And also, he sold drugs or something, which, given how fraught this is for him and that basically everybody I know has sold at least pot at least semi-professionally at one time or another (hmmm, perhaps this is something to discuss in therapy), I can only imagine that “dealing drugs” is some kind of euphemism for “hustling.” Yes, Lothar of the Village People sold Jimmy at an early age to a child brothel, and Kyle Goblinweed, who was working there as a char, grooming the boys and emptying semen-encrusted toilet paper from the wastebaskets and spraying down the cubicles with watermelon scented nonoxynol, fell in love with him during a particularly vigorous waxing session and helped him escape. It’s all very tearful and tortured and Dov Landau. (“They used me … like they used … the girls.) Congratulations, Jimmy, says Karen, you are now a member of the Irgun. Except Jimmy fucks it all up by punching Lothar in the face at the party, and then Karen dumps him, because while his cruel, uncontrolled, and inappropriate aggression towards his cast, crew, and creative partners is totally fine, making a scene in public because of the unwanted presence of the one person who actually deserves his rage is just too, too much for a delicate little snow globe like Karen. She is just the worst flavor of Girl Scout cookie, isn’t she? She’s such a Savannah Smile.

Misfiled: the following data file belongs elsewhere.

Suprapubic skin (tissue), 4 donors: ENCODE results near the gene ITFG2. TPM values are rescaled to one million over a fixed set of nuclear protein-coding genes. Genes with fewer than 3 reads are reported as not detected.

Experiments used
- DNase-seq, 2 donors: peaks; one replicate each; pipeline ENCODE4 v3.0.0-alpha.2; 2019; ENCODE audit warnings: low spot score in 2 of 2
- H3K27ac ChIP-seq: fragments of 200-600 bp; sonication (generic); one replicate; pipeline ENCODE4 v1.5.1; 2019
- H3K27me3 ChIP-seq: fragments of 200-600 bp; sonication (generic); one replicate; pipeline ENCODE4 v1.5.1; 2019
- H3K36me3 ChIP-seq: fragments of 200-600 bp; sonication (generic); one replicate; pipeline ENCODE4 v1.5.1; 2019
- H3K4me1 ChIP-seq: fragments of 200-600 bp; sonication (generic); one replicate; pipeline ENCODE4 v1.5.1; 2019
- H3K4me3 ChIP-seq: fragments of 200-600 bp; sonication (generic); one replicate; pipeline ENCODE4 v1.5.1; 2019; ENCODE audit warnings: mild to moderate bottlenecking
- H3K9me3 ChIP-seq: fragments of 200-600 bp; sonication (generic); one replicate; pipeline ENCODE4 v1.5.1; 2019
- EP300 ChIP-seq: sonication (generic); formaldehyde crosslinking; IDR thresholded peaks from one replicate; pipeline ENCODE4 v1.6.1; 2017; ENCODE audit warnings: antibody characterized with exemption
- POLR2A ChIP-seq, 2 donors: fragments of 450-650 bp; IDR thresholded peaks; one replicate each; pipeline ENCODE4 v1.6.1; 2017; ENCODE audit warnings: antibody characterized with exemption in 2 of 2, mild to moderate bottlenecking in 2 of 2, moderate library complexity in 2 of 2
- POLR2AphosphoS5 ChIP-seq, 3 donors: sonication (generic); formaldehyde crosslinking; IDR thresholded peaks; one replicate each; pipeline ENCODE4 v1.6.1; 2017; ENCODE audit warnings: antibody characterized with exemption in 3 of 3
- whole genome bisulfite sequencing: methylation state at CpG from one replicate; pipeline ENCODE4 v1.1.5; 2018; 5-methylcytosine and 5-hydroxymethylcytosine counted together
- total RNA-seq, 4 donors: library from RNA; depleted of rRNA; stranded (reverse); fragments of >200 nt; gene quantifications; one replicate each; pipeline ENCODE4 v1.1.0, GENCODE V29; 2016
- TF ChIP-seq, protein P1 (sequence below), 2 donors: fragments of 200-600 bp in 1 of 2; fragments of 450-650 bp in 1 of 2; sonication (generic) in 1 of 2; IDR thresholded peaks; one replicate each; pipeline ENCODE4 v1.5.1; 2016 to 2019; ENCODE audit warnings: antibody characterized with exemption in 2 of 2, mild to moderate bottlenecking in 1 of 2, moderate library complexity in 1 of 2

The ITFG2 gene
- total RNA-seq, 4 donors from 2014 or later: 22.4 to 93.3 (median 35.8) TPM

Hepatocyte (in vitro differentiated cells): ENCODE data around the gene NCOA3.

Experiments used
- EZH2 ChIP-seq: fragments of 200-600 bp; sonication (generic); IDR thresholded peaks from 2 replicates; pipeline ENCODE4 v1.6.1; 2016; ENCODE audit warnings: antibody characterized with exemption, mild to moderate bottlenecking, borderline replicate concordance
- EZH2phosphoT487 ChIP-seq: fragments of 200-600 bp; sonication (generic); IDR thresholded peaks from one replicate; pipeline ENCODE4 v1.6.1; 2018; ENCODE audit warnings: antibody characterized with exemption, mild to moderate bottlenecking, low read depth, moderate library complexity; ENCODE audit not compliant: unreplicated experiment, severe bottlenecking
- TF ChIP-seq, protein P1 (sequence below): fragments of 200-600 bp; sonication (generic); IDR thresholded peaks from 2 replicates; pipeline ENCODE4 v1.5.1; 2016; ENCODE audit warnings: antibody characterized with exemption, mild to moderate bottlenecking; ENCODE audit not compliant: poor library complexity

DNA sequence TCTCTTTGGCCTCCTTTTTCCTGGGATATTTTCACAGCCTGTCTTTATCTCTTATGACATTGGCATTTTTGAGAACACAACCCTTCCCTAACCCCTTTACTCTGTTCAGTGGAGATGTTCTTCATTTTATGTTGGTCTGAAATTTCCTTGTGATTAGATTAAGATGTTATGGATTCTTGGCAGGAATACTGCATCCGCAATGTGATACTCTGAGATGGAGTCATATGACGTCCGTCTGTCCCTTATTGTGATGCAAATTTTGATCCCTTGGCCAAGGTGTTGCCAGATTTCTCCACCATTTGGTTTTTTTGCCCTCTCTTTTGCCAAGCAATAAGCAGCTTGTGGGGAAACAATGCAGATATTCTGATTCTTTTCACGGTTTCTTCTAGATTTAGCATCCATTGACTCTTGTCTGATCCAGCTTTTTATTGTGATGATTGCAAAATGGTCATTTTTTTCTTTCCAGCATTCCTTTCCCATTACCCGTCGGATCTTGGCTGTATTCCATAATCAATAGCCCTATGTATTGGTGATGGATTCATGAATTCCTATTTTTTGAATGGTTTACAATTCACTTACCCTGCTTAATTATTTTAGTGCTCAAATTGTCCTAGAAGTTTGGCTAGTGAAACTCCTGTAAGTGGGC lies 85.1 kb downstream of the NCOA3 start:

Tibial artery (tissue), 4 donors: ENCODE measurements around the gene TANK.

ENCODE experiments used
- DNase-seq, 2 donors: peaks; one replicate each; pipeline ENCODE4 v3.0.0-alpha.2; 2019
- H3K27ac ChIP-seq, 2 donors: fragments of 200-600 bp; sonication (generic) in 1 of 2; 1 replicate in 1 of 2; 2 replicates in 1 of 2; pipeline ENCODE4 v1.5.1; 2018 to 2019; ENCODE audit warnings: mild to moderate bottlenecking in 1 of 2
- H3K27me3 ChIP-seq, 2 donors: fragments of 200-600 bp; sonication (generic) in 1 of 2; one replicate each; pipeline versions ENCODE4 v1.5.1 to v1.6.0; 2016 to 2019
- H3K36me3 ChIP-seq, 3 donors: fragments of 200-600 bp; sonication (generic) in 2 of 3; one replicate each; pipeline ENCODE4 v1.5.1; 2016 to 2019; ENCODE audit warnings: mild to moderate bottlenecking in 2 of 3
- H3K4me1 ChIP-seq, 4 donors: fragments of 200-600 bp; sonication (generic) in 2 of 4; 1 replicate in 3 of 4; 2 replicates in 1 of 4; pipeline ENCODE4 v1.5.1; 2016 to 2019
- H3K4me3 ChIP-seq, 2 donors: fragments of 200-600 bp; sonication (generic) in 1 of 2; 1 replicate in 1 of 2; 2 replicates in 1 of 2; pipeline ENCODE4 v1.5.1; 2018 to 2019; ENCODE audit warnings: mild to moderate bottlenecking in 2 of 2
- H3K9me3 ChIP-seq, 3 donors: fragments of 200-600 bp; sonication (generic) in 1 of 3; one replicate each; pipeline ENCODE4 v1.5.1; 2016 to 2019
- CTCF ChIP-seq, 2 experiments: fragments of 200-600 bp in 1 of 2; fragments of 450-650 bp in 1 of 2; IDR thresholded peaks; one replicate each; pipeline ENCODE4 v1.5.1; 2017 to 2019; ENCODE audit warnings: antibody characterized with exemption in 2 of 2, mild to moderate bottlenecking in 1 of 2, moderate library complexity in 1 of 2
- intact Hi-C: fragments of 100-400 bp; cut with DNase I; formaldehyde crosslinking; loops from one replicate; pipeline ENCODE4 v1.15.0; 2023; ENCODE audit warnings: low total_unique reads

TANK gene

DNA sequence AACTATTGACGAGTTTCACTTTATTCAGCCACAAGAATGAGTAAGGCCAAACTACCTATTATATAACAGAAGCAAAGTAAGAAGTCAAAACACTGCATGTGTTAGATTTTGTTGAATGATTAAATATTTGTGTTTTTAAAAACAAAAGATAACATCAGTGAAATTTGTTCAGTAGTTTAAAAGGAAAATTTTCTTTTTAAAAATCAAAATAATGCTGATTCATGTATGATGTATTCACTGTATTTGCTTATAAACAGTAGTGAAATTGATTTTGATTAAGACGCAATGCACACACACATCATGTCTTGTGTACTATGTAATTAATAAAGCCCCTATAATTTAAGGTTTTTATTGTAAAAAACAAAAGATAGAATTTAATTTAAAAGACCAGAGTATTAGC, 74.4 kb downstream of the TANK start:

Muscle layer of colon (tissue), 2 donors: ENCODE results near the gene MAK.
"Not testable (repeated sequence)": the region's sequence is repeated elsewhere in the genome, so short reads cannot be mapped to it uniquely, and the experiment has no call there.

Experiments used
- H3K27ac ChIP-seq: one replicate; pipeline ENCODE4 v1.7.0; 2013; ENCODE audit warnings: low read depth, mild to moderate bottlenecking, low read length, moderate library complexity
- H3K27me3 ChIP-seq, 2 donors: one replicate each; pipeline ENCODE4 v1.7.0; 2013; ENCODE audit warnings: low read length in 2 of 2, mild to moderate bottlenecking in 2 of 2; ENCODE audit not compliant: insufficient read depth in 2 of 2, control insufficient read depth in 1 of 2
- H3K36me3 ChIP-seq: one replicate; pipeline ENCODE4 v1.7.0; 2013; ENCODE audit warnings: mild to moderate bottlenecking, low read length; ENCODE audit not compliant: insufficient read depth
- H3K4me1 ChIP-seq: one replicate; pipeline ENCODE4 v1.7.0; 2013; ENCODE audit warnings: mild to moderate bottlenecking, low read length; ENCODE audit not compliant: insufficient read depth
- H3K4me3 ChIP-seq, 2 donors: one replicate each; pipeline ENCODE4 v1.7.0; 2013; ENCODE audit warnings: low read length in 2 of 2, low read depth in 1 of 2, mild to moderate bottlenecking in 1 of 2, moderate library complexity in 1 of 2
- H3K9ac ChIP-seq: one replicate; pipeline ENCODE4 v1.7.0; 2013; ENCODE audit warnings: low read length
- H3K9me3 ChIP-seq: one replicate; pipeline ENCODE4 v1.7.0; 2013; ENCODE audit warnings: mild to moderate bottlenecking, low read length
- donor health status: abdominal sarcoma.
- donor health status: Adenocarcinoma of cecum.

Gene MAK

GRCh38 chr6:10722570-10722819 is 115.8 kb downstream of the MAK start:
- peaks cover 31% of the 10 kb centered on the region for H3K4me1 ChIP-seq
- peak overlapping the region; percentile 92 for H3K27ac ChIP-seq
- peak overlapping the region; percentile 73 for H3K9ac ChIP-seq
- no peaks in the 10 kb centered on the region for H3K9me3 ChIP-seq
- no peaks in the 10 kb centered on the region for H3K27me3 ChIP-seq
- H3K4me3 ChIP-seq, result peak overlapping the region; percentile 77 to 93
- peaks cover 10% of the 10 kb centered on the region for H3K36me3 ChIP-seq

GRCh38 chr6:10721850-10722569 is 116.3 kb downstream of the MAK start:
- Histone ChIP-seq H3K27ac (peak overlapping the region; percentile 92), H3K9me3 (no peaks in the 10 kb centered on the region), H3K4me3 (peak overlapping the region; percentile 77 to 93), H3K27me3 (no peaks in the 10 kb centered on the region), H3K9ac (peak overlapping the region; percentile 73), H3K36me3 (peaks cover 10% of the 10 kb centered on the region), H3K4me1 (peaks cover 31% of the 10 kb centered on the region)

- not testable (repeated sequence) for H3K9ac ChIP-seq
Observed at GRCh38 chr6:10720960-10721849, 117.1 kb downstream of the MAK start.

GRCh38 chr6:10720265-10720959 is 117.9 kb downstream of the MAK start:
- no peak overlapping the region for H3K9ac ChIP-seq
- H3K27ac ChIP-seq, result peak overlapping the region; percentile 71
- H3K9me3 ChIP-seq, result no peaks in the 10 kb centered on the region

But perhaps we shouldn’t judge her too harshly, because look, Ivy was amazing. She was amazing. Megan Hilty was incredible. We got to hear her sing an entire, glorious rendition of “Don’t Forget Me” and it was an incredible, glorious, star-making moment. I’m just going to quote my garbled notes here, so you can see how I was feeling. (Also, I was sobbing, which makes it hard to write: “Oh my God. She’s gorgeous. There’s Arthur Miller, you can tell it’s him because he’s holding a book ... Kyle and I give the exact same sign of queeny ecstasy … I feel like I just opened on Broadway.”) God, I love this episode. I love this episode, and I love this show, and I’m so sad that it could be ending just when it’s becoming what I always wanted it to be, when it finally seems to understand and refuse to apologize for the immediacy and magic of the Broadway musical, which I will argue to the death is the most important and complex art form yet devised by mankind. There. I said it. Are you happy?